China’s “megadrone” is world’s first autonomous aerial vehicle, carries passengers at 80 mph during test flights
02/24/2018 // Edsel Cook // Views

Automakers dream about driverless cars. Chinese company EHang one-ups them with its one-man flying megadrone, reported The Daily Mail.

Footage released by the Chinese drone maker show their EHang 184 "autonomous aerial vehicle" zipping through the air at 80 mph (130 kph) with a live person aboard its sleek cabin. EHang claimed that single and two-seat versions of its megadrone have successfully carried 40 different passengers on "thousands of test flights" since 2014. One of those passengers was Deputy Mayor Wang Dong of Guangzhou, the host city for megadrone test flights.

"Performing manned test flights enables us to demonstrate the safety and stability of our vehicles," said Huazhi Hu, founder and CEO of EHang.

"What we're doing isn't an extreme sport, so the safety of each passenger always comes first."

The EHang 184 was tested in a multitude of weather conditions, including the gale-force winds of a hurricane.

"Now that we've successfully tested the Ehang 184, I'm really excited to see what the future holds for us in terms of air mobility," said Hu.

A driverless flying taxi

The EHang 184 megadrone is an autonomous aerial vehicle that can transport one or two people. Its maker described it as the first of its kind in the world.

Essentially a small helicopter, it doesn't need runways, just an open area big enough for it to land and take off. Four arms extend from the central body of the EHang 184. Each arm mounts a pair of rotors for lift and propulsion.

Powered by electricity, it can fly at speeds of up to 80.7 mph (130 kph) for 23 minutes, giving it a range of more than nine miles. The megadrone flies 10 miles faster than traffic on Mississippi's interstate highways, which post the highest speed limits in the U.S. at 70 mph.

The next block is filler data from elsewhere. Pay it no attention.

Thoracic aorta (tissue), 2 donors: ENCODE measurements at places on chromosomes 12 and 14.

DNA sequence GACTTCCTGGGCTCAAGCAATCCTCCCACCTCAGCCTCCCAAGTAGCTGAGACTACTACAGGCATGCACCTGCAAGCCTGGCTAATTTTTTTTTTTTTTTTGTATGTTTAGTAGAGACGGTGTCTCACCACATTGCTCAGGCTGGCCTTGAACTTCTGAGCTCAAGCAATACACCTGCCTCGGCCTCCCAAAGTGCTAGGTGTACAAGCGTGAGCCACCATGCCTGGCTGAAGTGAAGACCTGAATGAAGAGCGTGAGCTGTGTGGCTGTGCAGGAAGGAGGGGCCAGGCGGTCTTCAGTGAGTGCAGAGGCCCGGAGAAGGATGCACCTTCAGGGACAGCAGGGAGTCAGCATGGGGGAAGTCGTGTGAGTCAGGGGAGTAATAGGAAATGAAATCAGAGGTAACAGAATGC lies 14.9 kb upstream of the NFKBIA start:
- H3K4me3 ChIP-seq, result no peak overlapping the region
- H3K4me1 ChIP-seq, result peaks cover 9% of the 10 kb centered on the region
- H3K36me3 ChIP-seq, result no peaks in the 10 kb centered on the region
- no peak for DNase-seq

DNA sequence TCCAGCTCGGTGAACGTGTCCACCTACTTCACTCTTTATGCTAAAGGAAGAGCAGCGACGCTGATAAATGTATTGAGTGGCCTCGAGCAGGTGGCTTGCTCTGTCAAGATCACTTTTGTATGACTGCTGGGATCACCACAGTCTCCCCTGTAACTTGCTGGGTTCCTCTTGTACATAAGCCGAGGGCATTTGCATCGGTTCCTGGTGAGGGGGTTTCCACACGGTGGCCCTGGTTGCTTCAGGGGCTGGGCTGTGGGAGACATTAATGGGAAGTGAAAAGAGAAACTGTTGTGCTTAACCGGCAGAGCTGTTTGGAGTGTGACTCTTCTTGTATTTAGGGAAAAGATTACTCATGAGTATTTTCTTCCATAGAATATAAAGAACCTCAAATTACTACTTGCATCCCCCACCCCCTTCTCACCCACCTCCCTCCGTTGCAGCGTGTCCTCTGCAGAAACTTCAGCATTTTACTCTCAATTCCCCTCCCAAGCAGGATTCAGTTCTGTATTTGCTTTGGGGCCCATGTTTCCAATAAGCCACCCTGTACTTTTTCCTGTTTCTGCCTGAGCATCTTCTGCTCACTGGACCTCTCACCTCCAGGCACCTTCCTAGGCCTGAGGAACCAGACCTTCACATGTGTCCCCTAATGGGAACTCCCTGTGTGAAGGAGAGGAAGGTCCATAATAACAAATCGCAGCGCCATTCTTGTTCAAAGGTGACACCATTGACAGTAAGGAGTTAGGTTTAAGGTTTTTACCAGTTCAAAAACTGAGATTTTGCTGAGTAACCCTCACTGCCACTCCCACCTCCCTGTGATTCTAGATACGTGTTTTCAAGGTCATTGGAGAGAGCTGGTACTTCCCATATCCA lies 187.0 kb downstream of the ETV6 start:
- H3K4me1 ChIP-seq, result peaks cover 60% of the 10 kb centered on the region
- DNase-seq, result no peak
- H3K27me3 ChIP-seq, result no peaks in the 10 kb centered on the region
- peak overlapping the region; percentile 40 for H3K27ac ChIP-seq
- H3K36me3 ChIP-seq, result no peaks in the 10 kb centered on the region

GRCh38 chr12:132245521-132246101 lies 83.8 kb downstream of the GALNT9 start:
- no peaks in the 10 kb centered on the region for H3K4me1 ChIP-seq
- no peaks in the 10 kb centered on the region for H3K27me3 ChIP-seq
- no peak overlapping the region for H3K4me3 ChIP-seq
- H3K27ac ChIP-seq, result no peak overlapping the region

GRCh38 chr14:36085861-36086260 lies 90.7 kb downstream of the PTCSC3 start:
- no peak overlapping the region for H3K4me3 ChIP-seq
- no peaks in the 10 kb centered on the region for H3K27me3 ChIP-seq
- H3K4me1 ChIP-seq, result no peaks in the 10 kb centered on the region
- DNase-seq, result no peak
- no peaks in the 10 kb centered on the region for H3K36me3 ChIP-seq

The Verge reported that the EHang megadrone could execute a 984-foot (300-meter) vertical climb. The single-seat version boasted a carrying capacity greater than 500 pounds (230 kg), while the two-seat model raises that to 617 pounds (280 kg).

All a rider needs to do is get inside the EHang 184 and select a destination on a touchscreen. The drone flies itself. (Related: Testing has begun on a self-flying taxi expected to launch in 2020.)

Sensors aboard the craft gather data during the entire flight. This real-time information is used to plot the quickest and safest route to the destination.

To improve passenger safety, EHang runs a command center whose personnel perform much the same role as air traffic controllers at a conventional airport.

The drone command center ensures the safety of every airborne 184 on a 24/7 basis. Controllers will stop a megadrone from taking off if the weather is too rough. They can also assume remote control if the situation calls for it.

EHang intends to integrate its command center with standard air tower operations.

Vegas skies

Residents of Las Vegas, Nevada have probably seen the EHang 184. The prototype was unveiled there in 2016 and EHang had permission to test it in Nevada's airspace.

In a 2016 interview with The Daily Mail, EHang co-founder George Yan claimed riding the 184 felt 10 times better than riding a Ferrari.

"I think in all of us there is that little kid in all of us that says I want to fly," he shared.

"I don't want to get a pilot license after five or 10 hours of flying. I want to do it right away. We're making that dream happen," said Yan.

EHang intended to demonstrate its 184 megadrone at the World Government Summit in Dubai this year. The company has made no announcement regarding its commercial debut.

Interested in other sky-high tech developments? Zip over to for more stories.

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